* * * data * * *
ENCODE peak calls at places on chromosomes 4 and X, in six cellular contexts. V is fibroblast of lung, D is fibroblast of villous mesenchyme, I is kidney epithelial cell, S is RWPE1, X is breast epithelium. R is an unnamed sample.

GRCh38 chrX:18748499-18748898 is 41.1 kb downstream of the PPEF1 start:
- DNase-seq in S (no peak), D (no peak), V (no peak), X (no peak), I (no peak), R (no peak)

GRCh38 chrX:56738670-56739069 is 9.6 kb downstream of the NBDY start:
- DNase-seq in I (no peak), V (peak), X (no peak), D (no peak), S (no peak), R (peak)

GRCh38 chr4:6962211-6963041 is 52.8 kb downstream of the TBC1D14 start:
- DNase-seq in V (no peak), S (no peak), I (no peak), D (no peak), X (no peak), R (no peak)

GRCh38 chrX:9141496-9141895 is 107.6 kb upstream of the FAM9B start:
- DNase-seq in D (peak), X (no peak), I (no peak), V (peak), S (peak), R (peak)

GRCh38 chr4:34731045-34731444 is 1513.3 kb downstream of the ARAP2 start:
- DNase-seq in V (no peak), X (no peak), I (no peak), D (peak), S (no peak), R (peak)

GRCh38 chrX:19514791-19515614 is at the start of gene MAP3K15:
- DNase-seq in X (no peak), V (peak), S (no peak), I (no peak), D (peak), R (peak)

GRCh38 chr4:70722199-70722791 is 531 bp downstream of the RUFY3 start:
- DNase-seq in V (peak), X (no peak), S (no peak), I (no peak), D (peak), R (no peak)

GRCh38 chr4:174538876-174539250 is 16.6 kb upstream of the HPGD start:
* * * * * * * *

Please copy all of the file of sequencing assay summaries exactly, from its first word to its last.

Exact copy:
ENCODE peak calls at places on chromosomes 4 and X, in six cellular contexts. V is fibroblast of lung, D is fibroblast of villous mesenchyme, I is kidney epithelial cell, S is RWPE1, X is breast epithelium. R is an unnamed sample.

GRCh38 chrX:18748499-18748898 is 41.1 kb downstream of the PPEF1 start:
- DNase-seq in S (no peak), D (no peak), V (no peak), X (no peak), I (no peak), R (no peak)

GRCh38 chrX:56738670-56739069 is 9.6 kb downstream of the NBDY start:
- DNase-seq in I (no peak), V (peak), X (no peak), D (no peak), S (no peak), R (peak)

GRCh38 chr4:6962211-6963041 is 52.8 kb downstream of the TBC1D14 start:
- DNase-seq in V (no peak), S (no peak), I (no peak), D (no peak), X (no peak), R (no peak)

GRCh38 chrX:9141496-9141895 is 107.6 kb upstream of the FAM9B start:
- DNase-seq in D (peak), X (no peak), I (no peak), V (peak), S (peak), R (peak)

GRCh38 chr4:34731045-34731444 is 1513.3 kb downstream of the ARAP2 start:
- DNase-seq in V (no peak), X (no peak), I (no peak), D (peak), S (no peak), R (peak)

GRCh38 chrX:19514791-19515614 is at the start of gene MAP3K15:
- DNase-seq in X (no peak), V (peak), S (no peak), I (no peak), D (peak), R (peak)

GRCh38 chr4:70722199-70722791 is 531 bp downstream of the RUFY3 start:
- DNase-seq in V (peak), X (no peak), S (no peak), I (no peak), D (peak), R (no peak)

GRCh38 chr4:174538876-174539250 is 16.6 kb upstream of the HPGD start: